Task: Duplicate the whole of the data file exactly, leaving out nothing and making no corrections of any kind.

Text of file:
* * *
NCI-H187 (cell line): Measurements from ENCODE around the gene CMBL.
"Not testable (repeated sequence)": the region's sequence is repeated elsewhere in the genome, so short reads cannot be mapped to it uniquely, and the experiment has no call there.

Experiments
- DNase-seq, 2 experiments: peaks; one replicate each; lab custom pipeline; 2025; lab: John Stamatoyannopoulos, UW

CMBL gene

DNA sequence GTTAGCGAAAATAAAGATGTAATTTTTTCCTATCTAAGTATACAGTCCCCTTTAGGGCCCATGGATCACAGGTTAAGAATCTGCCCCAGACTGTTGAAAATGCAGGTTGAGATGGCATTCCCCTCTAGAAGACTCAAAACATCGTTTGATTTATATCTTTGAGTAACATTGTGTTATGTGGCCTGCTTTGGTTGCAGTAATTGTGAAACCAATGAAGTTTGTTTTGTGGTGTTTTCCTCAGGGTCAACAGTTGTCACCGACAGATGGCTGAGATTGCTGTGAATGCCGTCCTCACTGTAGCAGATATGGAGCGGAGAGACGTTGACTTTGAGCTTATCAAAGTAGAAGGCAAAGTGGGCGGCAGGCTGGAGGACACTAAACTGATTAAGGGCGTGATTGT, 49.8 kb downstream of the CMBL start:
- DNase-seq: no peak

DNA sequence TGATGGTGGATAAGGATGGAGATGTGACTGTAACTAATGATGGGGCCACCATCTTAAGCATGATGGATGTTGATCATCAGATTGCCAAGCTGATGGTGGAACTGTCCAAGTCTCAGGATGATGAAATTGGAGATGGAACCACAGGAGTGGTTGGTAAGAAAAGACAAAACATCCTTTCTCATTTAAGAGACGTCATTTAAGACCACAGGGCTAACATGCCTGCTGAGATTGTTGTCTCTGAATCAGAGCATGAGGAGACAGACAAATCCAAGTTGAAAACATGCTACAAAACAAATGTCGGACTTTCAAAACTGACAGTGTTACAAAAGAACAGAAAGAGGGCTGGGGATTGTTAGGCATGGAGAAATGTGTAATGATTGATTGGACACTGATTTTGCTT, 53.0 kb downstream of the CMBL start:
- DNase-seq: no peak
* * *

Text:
NCI-H187 (cell line): Measurements from ENCODE around the gene CMBL.
"Not testable (repeated sequence)": the region's sequence is repeated elsewhere in the genome, so short reads cannot be mapped to it uniquely, and the experiment has no call there.

Experiments
- DNase-seq, 2 experiments: peaks; one replicate each; lab custom pipeline; 2025; lab: John Stamatoyannopoulos, UW

CMBL gene

DNA sequence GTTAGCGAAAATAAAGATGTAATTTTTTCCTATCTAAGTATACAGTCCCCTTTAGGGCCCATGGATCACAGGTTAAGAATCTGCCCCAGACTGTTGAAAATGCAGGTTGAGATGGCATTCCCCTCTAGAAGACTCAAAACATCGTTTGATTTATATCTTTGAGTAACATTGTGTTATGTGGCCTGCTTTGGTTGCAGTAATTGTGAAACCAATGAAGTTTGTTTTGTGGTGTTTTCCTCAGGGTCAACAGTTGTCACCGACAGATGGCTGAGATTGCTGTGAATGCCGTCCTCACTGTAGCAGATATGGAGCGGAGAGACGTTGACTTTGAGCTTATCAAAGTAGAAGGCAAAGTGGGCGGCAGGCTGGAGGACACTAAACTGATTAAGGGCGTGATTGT, 49.8 kb downstream of the CMBL start:
- DNase-seq: no peak

DNA sequence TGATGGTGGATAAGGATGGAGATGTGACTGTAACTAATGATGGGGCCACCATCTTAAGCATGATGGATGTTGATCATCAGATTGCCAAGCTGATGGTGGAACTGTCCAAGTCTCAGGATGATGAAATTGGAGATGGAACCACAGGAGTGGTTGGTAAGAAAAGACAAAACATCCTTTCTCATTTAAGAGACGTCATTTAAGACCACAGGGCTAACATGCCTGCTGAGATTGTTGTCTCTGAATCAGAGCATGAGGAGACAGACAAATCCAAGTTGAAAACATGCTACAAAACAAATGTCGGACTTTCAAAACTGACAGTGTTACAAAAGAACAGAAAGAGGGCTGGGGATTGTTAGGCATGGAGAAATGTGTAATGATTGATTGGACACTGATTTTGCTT, 53.0 kb downstream of the CMBL start:
- DNase-seq: no peak